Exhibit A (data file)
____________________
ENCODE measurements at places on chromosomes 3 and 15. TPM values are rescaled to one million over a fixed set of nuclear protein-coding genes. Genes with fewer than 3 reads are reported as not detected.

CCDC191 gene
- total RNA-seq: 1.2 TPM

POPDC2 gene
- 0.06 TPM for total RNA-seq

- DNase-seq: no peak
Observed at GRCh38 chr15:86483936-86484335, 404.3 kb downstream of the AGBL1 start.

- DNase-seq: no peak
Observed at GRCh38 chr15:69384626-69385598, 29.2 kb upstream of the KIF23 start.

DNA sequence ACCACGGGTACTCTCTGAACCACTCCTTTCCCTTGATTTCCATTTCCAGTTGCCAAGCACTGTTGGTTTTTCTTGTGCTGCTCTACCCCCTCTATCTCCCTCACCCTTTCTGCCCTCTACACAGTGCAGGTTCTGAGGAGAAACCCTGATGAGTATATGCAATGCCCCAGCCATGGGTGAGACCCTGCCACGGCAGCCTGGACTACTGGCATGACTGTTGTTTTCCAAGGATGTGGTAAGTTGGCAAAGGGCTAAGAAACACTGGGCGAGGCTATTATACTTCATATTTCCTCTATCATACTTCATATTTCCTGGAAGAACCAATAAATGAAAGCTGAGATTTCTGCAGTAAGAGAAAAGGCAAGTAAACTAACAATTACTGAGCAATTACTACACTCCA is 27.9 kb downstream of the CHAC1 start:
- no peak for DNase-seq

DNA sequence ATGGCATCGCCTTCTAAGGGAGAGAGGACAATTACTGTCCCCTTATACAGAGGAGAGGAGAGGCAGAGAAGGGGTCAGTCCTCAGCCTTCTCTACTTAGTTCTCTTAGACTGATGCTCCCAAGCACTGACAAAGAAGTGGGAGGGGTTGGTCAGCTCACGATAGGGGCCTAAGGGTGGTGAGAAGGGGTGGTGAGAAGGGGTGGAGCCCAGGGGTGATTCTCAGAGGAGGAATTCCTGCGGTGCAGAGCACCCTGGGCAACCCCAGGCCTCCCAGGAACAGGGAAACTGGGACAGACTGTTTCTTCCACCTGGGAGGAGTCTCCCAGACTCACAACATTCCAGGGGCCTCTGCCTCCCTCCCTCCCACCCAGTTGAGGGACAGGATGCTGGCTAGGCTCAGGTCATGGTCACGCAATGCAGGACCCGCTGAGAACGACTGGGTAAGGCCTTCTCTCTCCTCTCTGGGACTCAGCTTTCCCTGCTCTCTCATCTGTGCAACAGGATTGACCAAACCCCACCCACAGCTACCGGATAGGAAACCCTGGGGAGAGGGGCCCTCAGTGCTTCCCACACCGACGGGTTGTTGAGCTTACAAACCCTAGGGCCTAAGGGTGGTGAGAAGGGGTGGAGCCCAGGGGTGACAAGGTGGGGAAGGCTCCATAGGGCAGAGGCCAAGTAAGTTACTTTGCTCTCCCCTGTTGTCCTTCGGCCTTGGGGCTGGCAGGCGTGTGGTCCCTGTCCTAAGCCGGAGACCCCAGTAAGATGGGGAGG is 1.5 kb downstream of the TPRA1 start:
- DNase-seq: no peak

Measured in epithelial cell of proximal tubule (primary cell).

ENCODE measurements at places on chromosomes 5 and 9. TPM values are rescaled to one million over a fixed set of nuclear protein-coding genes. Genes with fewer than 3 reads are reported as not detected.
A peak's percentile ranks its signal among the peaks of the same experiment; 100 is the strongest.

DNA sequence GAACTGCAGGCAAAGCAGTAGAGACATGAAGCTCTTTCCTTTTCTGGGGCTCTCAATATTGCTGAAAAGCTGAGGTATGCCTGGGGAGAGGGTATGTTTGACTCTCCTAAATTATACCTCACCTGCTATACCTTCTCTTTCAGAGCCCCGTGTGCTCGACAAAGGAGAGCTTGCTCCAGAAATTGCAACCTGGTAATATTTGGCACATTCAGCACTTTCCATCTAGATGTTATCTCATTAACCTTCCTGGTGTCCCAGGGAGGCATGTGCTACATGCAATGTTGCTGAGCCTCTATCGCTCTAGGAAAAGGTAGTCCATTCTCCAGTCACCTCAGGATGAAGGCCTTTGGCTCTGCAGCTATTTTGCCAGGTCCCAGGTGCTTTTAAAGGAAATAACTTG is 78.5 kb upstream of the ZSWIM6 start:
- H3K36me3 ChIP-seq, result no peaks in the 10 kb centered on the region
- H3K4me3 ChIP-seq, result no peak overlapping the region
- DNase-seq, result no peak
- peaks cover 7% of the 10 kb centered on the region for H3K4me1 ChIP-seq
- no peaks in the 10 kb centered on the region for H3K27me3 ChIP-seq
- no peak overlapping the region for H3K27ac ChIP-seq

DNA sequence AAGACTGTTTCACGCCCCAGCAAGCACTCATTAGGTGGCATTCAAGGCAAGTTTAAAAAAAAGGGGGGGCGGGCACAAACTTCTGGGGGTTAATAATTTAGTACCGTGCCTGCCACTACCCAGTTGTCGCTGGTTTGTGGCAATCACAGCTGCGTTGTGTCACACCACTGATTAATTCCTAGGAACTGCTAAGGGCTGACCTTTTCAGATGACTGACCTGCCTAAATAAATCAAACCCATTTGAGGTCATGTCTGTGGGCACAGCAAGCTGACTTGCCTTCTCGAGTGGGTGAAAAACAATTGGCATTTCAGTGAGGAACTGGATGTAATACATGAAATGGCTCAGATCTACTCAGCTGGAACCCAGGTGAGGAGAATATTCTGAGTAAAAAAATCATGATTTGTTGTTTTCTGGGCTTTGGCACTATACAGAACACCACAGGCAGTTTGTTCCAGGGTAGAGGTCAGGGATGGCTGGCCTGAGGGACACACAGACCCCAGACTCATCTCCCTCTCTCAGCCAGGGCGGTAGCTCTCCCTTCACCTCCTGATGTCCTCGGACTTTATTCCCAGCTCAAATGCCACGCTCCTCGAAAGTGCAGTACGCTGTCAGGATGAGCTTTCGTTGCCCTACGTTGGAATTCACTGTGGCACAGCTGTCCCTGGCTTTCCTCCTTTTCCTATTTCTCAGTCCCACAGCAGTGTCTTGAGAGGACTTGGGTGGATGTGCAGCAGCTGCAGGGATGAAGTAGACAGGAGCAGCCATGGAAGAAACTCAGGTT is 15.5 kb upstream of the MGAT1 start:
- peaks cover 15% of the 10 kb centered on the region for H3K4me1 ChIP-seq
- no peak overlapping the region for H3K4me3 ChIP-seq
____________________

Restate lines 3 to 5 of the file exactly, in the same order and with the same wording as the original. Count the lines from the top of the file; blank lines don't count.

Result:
- total RNA-seq: 1.2 TPM

POPDC2 gene
- 0.06 TPM for total RNA-seq